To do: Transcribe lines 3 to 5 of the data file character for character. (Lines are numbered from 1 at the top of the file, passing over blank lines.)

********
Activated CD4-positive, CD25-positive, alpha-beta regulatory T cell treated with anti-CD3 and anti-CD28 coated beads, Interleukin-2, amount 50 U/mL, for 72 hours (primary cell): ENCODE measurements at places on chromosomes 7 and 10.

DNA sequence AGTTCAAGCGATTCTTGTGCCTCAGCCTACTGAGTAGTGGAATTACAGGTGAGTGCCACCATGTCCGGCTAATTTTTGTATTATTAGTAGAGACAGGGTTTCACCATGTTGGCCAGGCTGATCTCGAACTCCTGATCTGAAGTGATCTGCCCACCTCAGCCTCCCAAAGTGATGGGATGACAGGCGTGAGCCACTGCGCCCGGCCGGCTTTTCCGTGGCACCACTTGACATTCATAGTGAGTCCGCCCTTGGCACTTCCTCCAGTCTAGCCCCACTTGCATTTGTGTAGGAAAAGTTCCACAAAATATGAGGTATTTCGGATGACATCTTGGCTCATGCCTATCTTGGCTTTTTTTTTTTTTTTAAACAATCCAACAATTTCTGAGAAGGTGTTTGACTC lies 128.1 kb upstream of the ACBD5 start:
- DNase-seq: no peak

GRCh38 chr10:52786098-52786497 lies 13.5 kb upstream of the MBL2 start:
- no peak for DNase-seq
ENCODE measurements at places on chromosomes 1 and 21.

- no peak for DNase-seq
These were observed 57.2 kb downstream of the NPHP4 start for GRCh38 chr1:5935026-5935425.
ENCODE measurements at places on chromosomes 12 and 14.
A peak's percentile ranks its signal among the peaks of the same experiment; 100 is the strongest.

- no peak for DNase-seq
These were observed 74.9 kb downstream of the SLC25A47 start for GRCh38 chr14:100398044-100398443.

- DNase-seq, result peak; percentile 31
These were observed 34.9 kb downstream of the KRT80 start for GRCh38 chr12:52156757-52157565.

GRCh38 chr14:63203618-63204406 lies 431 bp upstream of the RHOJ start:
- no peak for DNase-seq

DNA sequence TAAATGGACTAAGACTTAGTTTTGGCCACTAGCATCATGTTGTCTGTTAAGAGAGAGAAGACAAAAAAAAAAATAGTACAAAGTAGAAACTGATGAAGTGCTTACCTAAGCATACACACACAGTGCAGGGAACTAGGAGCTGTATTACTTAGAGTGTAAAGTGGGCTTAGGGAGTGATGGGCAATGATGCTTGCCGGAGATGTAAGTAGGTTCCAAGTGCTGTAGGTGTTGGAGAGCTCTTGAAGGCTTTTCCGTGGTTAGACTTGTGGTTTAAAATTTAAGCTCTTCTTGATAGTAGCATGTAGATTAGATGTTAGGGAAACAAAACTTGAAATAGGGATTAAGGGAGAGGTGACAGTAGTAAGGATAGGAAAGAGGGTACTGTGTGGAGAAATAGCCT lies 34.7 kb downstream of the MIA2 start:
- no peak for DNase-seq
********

- DNase-seq: no peak

GRCh38 chr10:52786098-52786497 lies 13.5 kb upstream of the MBL2 start:
- no peak for DNase-seq